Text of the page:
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VII. Economics - Capture of the Cretan Bull

Myth and Introduction

For his seventh task, Hercules was ordered by Eurystheus to sail to Crete in order to capture the Cretan Bull. This was a bull of mysterious origins. Some say it was the one saved from a sacrifice to Poseiden that had sired the Minotaur, and others say that it was the same bull sent by Zeus that had ferried the goddess Europa.
    
Whatever the origins it turned into a nasty beast that, when riled, would breathe out flames and lightning, and cause thunder to roll across the land, followed by fierce gully-washing rainstorms. For these reasons, King Minos of Crete was pleased when Hercules arrived to take on this labor.  After a prolonged battle, with much thunder, lightning and rain, Hercules finally managed to throttle the bull around the neck and knock him out. The hero then trussed the bull up tight and packed it off to Eurystheus in a cage. At first Eurystheus thought he would sacrifice the bull to Hera, but Hera wanted nothing to do with anything that glorified Hercules. Consequently it was dragged to different places where it would wander around wreaking havoc and would have to be captured all over again. Finally in Marathon it was captured and sent back to Athens and presented as a sacrifice to Athena.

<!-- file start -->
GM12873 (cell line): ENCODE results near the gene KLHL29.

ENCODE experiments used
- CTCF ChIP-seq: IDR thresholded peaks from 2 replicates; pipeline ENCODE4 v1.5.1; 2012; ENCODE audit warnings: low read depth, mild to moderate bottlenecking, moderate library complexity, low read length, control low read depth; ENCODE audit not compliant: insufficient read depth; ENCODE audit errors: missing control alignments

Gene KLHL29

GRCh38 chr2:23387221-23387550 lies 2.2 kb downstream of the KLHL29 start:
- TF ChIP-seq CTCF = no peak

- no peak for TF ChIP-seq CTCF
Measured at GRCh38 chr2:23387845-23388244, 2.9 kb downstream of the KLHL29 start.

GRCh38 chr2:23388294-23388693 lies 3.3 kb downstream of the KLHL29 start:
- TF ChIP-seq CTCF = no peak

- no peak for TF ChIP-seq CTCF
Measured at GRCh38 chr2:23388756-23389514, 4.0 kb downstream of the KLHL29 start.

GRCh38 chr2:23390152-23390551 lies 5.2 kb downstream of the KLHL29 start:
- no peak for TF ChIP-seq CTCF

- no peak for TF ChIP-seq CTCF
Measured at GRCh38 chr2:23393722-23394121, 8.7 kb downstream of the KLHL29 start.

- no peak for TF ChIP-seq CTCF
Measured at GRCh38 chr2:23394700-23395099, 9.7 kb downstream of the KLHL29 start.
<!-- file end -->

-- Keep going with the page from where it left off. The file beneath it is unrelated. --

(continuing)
No one knew what to do with the Cretan bull, just as the money managers are befuddled over what to do in modern times with the bulls on Wall Street. In September 2008, one blogger’s headline offered an explanation: “The Merrill Lynch Bull Has Died and Gone to B of A Heaven.”
   
In the wake of the financial meltdown, the monumental sculpture of a bull in front of Merrill Lynch’s office building, which the company used to say symbolized “leadership, optimism, and determinism,” seemed to have a panicked look on its face. To add insult to injury, tourists were lining up at his rear end to have their pictures taken while they performed obscene acts with the bull’s bronze testes. At the same time the raised tail seemed poised as if the beast was going to unload another pile of Wall Street bullhockey on their heads. 
 
Merrill Lynch, a company that once had client assets of $1.6 trillion, had failed. This was preceded and followed by the collapse, sell-off, bailout or takeover of some of the largest financial institutions in the world, including Lehman Brothers, Bear Stearns, IndyMac Bank, Wachovia, Washington Mutual, Freddie Mac, Fannie Mae, AIG, and Citigroup. Even the vaunted Bank of America, which had been forced to buy Merrill Lynch by the government, soon found itself in need of a bailout with its stock falling a nauseating 82.9% during the six-month period ending in February 2009.